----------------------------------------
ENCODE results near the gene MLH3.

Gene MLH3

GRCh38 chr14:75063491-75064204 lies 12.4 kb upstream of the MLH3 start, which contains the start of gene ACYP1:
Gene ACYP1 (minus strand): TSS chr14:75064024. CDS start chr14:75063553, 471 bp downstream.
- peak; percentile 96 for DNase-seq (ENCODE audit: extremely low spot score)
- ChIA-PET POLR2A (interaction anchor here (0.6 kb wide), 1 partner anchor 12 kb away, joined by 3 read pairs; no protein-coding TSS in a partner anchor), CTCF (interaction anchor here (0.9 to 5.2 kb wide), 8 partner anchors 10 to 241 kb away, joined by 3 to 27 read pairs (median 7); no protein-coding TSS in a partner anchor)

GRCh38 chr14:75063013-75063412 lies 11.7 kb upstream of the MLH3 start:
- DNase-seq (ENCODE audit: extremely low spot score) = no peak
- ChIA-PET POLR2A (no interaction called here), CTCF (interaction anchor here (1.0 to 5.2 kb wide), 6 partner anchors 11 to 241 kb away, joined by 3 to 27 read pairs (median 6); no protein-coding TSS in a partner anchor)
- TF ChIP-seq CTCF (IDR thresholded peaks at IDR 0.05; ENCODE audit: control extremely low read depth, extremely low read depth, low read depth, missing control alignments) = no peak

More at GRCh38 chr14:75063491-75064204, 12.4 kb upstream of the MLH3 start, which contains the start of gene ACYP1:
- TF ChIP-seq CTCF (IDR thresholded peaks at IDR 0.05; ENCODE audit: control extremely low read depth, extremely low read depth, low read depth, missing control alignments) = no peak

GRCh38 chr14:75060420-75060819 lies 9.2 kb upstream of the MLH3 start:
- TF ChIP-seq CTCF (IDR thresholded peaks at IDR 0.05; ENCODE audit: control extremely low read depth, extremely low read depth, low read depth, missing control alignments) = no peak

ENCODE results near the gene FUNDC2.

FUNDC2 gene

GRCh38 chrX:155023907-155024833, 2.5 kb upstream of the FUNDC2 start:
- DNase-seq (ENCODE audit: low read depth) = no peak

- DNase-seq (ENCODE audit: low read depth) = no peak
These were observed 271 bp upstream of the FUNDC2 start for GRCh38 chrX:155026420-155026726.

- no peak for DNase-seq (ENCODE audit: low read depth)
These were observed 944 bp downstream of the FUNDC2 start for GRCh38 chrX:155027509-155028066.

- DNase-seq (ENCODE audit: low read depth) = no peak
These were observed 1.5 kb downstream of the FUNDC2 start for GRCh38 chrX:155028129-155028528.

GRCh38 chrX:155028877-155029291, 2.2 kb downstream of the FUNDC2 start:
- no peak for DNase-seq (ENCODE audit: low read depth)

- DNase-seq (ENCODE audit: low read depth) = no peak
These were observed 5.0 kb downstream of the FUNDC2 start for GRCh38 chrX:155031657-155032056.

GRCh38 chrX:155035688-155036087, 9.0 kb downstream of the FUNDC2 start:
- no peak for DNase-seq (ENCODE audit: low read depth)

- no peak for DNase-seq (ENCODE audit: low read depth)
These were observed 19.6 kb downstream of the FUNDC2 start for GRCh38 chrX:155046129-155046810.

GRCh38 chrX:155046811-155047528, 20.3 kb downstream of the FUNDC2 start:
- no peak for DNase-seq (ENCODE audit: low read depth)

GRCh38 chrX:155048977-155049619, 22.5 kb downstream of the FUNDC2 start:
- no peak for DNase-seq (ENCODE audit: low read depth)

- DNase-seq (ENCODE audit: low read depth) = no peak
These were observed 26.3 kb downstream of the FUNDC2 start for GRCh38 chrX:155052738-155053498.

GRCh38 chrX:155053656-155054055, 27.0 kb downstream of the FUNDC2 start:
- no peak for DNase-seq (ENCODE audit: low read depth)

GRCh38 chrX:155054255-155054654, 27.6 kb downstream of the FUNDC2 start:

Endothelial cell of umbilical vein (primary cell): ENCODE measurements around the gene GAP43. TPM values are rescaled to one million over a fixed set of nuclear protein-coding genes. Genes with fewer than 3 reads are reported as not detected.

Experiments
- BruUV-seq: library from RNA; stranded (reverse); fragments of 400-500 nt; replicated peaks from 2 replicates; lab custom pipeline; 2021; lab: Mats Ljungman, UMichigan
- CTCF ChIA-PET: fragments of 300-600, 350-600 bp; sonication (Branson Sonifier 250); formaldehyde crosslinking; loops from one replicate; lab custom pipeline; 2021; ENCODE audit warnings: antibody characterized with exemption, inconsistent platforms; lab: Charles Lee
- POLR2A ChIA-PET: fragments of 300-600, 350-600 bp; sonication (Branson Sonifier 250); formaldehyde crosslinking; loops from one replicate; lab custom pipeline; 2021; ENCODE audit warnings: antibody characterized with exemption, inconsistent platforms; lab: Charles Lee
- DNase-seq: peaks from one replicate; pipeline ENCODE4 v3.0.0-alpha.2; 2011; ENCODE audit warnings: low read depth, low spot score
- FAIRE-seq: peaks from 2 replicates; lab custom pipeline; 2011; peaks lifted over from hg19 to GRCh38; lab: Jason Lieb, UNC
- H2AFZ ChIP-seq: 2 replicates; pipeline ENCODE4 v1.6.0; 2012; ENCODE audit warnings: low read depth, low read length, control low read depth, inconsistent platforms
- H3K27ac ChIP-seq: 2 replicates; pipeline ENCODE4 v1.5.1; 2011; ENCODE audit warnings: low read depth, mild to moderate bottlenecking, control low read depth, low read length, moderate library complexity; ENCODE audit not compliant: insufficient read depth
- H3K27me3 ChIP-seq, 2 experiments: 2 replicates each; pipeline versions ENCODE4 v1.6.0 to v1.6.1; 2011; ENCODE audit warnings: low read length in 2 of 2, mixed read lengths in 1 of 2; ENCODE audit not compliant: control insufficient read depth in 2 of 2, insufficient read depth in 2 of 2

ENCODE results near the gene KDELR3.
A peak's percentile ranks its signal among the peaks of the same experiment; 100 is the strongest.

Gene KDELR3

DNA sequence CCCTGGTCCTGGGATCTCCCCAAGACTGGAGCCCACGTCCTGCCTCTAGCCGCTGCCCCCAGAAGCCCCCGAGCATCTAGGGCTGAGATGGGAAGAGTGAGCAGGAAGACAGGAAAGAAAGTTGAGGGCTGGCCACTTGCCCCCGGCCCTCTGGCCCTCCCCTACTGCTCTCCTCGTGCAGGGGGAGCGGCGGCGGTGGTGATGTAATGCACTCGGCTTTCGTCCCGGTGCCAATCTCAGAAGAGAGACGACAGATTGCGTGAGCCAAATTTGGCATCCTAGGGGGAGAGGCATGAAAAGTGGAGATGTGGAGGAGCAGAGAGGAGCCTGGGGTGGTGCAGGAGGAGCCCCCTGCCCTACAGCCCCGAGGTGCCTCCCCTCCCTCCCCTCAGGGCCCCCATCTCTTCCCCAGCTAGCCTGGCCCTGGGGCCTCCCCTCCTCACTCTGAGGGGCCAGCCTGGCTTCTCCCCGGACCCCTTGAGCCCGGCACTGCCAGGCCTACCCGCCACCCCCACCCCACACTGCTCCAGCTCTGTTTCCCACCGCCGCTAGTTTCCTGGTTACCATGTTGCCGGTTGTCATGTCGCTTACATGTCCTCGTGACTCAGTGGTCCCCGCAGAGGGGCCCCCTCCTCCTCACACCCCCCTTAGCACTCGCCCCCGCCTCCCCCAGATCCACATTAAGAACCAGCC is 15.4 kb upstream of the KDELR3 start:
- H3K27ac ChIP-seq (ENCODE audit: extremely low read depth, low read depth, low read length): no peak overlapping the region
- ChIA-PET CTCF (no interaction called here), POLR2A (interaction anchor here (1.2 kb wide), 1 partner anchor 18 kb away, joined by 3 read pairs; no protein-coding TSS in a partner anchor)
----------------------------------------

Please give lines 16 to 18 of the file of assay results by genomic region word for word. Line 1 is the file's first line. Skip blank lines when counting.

FUNDC2 gene

GRCh38 chrX:155023907-155024833, 2.5 kb upstream of the FUNDC2 start:
- DNase-seq (ENCODE audit: low read depth) = no peak